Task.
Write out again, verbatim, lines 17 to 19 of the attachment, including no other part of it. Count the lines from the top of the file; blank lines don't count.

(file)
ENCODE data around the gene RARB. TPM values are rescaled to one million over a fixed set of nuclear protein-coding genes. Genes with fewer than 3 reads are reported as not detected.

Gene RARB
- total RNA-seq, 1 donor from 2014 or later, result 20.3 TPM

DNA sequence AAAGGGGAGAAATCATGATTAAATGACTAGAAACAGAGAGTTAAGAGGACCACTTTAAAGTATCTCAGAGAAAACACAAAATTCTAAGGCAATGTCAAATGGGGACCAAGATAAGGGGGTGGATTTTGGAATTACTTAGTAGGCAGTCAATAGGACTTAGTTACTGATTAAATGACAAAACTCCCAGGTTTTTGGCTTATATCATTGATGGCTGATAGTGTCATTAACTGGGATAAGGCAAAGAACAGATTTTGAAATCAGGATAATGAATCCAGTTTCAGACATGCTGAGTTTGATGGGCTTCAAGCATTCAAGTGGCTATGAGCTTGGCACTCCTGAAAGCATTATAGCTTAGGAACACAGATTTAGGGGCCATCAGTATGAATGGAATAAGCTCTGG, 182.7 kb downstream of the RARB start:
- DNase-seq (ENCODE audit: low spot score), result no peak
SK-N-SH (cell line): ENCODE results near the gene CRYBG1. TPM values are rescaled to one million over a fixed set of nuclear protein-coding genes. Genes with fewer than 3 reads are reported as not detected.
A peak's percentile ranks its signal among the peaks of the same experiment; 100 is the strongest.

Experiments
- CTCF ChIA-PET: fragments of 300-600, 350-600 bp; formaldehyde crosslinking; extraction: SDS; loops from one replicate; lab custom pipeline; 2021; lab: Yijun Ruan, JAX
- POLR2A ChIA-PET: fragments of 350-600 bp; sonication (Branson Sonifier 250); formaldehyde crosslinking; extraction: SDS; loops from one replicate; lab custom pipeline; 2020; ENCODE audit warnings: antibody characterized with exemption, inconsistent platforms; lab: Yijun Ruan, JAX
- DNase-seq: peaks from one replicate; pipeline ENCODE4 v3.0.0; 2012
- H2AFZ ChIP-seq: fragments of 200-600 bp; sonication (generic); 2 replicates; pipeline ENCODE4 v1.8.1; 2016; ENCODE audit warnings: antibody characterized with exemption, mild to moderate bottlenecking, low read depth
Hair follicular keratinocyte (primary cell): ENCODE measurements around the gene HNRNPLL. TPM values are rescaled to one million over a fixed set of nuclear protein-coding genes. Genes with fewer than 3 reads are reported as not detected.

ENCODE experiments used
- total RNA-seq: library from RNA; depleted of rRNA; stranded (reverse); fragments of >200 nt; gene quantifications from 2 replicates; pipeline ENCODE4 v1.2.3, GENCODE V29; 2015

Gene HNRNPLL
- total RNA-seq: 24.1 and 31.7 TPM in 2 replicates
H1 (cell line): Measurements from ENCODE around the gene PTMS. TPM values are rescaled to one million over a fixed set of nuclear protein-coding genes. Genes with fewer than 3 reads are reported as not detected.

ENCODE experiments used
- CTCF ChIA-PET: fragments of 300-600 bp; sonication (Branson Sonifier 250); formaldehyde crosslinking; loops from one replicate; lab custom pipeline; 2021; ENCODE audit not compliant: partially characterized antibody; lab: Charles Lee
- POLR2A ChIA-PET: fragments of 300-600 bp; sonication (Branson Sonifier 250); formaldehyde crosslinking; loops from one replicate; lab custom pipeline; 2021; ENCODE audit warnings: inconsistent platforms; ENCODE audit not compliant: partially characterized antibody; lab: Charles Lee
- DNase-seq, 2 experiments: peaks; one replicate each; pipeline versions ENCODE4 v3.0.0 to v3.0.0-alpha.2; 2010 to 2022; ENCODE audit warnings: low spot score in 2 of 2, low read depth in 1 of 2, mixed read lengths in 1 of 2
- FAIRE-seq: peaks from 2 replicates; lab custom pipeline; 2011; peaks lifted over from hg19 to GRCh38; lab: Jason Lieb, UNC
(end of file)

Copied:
- total RNA-seq: 24.1 and 31.7 TPM in 2 replicates
H1 (cell line): Measurements from ENCODE around the gene PTMS. TPM values are rescaled to one million over a fixed set of nuclear protein-coding genes. Genes with fewer than 3 reads are reported as not detected.

ENCODE experiments used